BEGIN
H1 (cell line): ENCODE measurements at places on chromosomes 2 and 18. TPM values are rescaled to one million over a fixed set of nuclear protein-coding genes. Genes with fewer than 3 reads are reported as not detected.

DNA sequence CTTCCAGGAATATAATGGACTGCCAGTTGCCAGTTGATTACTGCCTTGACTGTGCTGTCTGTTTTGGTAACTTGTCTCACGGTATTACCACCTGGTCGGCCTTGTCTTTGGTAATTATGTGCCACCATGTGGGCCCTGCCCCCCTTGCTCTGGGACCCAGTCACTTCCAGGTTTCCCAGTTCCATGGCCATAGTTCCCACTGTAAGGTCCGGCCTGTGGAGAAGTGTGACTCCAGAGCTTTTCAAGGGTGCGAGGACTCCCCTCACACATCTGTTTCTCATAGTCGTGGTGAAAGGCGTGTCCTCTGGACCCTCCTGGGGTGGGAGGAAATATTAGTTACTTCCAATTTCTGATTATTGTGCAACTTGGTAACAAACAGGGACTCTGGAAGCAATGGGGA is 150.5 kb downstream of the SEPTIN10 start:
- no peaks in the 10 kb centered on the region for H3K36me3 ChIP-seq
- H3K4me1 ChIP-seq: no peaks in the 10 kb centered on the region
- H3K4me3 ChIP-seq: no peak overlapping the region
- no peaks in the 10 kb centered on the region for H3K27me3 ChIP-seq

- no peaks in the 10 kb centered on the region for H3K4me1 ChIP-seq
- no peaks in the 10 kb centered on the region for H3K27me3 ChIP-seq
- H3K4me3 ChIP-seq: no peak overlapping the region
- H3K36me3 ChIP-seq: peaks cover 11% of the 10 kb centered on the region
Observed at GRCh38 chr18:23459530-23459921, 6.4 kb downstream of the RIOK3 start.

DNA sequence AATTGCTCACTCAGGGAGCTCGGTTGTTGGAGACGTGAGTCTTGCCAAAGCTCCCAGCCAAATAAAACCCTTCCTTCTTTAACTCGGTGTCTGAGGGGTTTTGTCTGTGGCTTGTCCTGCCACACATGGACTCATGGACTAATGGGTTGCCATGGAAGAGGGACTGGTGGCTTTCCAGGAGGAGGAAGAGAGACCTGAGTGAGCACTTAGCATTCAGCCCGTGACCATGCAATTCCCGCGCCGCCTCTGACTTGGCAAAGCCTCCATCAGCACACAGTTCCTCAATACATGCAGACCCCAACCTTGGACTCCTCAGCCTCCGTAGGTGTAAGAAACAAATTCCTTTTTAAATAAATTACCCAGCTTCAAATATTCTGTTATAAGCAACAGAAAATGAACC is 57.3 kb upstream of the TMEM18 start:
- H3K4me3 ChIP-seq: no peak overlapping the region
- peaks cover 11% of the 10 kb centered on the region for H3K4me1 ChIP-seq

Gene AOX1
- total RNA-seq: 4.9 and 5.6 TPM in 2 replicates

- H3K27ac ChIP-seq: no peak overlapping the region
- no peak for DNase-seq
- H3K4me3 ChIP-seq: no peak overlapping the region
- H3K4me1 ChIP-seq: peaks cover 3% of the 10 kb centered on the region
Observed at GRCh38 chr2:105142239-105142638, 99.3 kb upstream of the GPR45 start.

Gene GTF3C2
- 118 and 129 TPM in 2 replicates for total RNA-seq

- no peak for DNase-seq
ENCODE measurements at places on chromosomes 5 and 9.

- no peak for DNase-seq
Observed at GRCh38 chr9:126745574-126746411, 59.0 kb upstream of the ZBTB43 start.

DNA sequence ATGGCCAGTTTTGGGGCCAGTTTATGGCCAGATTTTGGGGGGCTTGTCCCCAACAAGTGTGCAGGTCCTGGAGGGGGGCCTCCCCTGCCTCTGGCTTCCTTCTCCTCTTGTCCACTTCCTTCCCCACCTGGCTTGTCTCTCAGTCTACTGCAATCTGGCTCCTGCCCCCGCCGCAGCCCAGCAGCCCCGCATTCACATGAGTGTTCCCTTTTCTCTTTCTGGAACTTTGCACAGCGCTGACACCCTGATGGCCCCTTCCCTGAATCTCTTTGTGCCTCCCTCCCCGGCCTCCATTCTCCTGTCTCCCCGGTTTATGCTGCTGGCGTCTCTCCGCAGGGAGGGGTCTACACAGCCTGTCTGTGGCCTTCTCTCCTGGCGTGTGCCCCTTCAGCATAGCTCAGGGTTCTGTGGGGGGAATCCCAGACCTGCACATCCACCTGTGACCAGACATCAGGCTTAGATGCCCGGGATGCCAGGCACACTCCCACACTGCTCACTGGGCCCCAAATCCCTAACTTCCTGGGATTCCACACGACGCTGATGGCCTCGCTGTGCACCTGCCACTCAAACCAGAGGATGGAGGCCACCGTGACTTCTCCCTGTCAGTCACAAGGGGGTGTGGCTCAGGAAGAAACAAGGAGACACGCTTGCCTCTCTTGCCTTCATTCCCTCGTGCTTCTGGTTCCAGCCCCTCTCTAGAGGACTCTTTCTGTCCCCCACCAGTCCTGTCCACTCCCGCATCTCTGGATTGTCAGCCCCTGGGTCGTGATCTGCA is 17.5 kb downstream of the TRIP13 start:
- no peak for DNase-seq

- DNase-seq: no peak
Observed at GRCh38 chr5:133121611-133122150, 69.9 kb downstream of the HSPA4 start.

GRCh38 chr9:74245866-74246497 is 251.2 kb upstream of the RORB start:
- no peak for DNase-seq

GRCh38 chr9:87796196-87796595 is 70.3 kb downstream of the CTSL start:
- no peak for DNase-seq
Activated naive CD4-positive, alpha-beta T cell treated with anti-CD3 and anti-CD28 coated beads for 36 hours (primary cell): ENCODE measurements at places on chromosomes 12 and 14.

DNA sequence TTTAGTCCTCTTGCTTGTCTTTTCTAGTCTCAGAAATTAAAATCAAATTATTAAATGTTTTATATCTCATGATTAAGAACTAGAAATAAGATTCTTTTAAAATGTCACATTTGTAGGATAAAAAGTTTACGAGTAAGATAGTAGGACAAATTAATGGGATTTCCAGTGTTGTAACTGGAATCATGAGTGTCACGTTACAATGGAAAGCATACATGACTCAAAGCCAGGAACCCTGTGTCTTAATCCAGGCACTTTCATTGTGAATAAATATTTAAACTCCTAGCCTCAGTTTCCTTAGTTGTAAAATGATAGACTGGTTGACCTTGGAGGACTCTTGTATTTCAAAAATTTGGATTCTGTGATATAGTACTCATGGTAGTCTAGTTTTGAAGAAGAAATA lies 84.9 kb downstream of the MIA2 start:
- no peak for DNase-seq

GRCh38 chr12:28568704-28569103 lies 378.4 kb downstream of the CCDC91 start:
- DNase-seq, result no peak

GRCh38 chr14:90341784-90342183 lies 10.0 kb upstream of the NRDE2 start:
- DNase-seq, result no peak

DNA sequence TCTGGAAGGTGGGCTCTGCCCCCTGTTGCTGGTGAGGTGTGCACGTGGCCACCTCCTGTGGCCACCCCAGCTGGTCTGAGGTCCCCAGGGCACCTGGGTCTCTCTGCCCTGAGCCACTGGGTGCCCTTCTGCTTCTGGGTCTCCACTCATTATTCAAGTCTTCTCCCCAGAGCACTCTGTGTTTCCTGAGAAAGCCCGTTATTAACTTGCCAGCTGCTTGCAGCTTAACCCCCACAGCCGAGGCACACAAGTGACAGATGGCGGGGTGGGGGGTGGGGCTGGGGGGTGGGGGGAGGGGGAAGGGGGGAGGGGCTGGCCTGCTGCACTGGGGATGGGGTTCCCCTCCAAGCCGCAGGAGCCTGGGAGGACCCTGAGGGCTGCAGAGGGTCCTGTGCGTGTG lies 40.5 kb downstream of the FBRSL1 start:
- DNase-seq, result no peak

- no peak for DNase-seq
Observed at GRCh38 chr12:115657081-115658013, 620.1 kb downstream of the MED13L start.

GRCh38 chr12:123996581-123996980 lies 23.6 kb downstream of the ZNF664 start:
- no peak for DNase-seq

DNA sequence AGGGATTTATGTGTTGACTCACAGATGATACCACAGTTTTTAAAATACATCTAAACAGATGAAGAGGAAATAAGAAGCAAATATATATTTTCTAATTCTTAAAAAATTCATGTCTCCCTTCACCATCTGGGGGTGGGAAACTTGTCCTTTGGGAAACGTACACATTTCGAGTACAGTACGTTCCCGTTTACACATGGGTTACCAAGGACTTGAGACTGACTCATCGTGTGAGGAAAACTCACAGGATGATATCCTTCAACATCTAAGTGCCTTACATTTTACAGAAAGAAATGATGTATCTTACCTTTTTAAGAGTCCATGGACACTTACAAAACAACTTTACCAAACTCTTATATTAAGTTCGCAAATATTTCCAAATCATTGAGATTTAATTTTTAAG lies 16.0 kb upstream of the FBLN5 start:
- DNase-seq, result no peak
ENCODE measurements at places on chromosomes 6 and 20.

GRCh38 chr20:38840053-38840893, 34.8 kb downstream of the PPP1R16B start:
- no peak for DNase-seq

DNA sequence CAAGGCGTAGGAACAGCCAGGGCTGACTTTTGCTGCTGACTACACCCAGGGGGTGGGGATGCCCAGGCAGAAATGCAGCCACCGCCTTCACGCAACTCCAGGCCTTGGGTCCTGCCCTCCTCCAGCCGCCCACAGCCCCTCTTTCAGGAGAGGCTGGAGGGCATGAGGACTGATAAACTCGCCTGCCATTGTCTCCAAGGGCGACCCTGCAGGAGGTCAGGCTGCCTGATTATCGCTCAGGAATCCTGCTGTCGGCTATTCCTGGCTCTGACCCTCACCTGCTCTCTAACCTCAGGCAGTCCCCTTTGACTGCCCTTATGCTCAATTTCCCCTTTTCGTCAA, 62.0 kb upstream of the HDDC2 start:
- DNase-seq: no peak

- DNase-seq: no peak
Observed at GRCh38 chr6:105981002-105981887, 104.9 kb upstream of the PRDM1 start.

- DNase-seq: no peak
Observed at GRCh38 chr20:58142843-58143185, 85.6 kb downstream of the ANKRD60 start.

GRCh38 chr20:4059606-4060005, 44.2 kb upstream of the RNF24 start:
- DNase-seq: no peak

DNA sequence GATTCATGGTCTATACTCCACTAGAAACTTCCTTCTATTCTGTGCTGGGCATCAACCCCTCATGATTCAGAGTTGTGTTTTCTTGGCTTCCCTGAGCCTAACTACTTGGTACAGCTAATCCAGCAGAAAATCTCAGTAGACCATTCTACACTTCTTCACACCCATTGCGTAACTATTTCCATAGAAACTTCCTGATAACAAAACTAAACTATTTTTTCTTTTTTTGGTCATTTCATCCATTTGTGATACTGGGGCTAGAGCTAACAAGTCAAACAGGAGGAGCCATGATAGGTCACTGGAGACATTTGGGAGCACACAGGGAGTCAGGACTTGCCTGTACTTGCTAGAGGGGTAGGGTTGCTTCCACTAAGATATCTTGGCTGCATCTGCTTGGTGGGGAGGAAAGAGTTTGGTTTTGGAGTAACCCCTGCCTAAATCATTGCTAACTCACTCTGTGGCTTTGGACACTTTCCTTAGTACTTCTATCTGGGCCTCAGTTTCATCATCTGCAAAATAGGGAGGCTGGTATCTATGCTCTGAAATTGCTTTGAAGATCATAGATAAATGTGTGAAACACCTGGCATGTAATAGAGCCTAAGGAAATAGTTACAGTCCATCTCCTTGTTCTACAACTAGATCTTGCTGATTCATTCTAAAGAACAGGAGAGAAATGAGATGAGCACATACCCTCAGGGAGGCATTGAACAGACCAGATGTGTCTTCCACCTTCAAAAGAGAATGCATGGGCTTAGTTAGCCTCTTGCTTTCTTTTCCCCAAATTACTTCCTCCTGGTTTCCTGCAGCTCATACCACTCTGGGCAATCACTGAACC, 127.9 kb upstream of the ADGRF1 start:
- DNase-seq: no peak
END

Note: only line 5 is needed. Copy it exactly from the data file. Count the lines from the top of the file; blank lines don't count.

- H3K4me3 ChIP-seq: no peak overlapping the region